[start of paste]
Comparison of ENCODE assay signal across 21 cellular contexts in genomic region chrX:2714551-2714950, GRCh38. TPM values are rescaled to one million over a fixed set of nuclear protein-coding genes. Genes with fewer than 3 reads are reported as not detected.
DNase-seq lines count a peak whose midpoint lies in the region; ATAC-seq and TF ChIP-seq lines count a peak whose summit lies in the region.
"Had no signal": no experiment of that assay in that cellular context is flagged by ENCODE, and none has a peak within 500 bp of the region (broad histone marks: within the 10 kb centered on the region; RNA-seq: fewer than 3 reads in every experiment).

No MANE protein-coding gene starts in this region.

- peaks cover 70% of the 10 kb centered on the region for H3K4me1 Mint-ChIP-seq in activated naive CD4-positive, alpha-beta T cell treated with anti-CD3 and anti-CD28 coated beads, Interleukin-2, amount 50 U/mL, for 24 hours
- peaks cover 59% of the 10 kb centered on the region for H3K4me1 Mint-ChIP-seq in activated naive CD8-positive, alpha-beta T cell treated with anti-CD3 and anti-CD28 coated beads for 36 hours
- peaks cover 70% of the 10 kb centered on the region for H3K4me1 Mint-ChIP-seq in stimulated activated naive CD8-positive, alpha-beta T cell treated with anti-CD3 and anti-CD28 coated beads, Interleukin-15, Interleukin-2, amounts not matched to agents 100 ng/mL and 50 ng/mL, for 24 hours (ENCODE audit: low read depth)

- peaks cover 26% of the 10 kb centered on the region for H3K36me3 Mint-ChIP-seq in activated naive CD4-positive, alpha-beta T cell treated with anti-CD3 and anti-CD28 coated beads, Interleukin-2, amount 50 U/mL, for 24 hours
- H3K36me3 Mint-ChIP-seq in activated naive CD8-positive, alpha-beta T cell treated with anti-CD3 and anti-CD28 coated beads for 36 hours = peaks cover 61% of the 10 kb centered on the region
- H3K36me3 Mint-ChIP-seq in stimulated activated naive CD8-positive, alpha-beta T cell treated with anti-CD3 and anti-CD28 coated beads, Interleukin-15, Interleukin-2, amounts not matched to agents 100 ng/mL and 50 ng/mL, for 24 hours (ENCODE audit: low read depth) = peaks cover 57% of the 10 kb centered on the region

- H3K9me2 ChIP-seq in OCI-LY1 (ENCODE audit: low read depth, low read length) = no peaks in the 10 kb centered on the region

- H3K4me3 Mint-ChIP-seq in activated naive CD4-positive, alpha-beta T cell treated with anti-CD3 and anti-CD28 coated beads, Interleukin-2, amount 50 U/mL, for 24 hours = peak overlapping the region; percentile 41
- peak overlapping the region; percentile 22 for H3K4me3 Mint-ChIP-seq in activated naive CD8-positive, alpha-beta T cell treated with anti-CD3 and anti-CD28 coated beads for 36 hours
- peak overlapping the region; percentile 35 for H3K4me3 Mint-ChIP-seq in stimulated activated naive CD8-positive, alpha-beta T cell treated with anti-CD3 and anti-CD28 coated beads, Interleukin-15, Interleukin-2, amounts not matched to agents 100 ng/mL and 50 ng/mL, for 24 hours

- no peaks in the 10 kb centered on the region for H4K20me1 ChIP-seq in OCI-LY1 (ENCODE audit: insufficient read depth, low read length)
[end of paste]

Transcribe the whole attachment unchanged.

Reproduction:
Comparison of ENCODE assay signal across 21 cellular contexts in genomic region chrX:2714551-2714950, GRCh38. TPM values are rescaled to one million over a fixed set of nuclear protein-coding genes. Genes with fewer than 3 reads are reported as not detected.
DNase-seq lines count a peak whose midpoint lies in the region; ATAC-seq and TF ChIP-seq lines count a peak whose summit lies in the region.
"Had no signal": no experiment of that assay in that cellular context is flagged by ENCODE, and none has a peak within 500 bp of the region (broad histone marks: within the 10 kb centered on the region; RNA-seq: fewer than 3 reads in every experiment).

No MANE protein-coding gene starts in this region.

- peaks cover 70% of the 10 kb centered on the region for H3K4me1 Mint-ChIP-seq in activated naive CD4-positive, alpha-beta T cell treated with anti-CD3 and anti-CD28 coated beads, Interleukin-2, amount 50 U/mL, for 24 hours
- peaks cover 59% of the 10 kb centered on the region for H3K4me1 Mint-ChIP-seq in activated naive CD8-positive, alpha-beta T cell treated with anti-CD3 and anti-CD28 coated beads for 36 hours
- peaks cover 70% of the 10 kb centered on the region for H3K4me1 Mint-ChIP-seq in stimulated activated naive CD8-positive, alpha-beta T cell treated with anti-CD3 and anti-CD28 coated beads, Interleukin-15, Interleukin-2, amounts not matched to agents 100 ng/mL and 50 ng/mL, for 24 hours (ENCODE audit: low read depth)

- peaks cover 26% of the 10 kb centered on the region for H3K36me3 Mint-ChIP-seq in activated naive CD4-positive, alpha-beta T cell treated with anti-CD3 and anti-CD28 coated beads, Interleukin-2, amount 50 U/mL, for 24 hours
- H3K36me3 Mint-ChIP-seq in activated naive CD8-positive, alpha-beta T cell treated with anti-CD3 and anti-CD28 coated beads for 36 hours = peaks cover 61% of the 10 kb centered on the region
- H3K36me3 Mint-ChIP-seq in stimulated activated naive CD8-positive, alpha-beta T cell treated with anti-CD3 and anti-CD28 coated beads, Interleukin-15, Interleukin-2, amounts not matched to agents 100 ng/mL and 50 ng/mL, for 24 hours (ENCODE audit: low read depth) = peaks cover 57% of the 10 kb centered on the region

- H3K9me2 ChIP-seq in OCI-LY1 (ENCODE audit: low read depth, low read length) = no peaks in the 10 kb centered on the region

- H3K4me3 Mint-ChIP-seq in activated naive CD4-positive, alpha-beta T cell treated with anti-CD3 and anti-CD28 coated beads, Interleukin-2, amount 50 U/mL, for 24 hours = peak overlapping the region; percentile 41
- peak overlapping the region; percentile 22 for H3K4me3 Mint-ChIP-seq in activated naive CD8-positive, alpha-beta T cell treated with anti-CD3 and anti-CD28 coated beads for 36 hours
- peak overlapping the region; percentile 35 for H3K4me3 Mint-ChIP-seq in stimulated activated naive CD8-positive, alpha-beta T cell treated with anti-CD3 and anti-CD28 coated beads, Interleukin-15, Interleukin-2, amounts not matched to agents 100 ng/mL and 50 ng/mL, for 24 hours

- no peaks in the 10 kb centered on the region for H4K20me1 ChIP-seq in OCI-LY1 (ENCODE audit: insufficient read depth, low read length)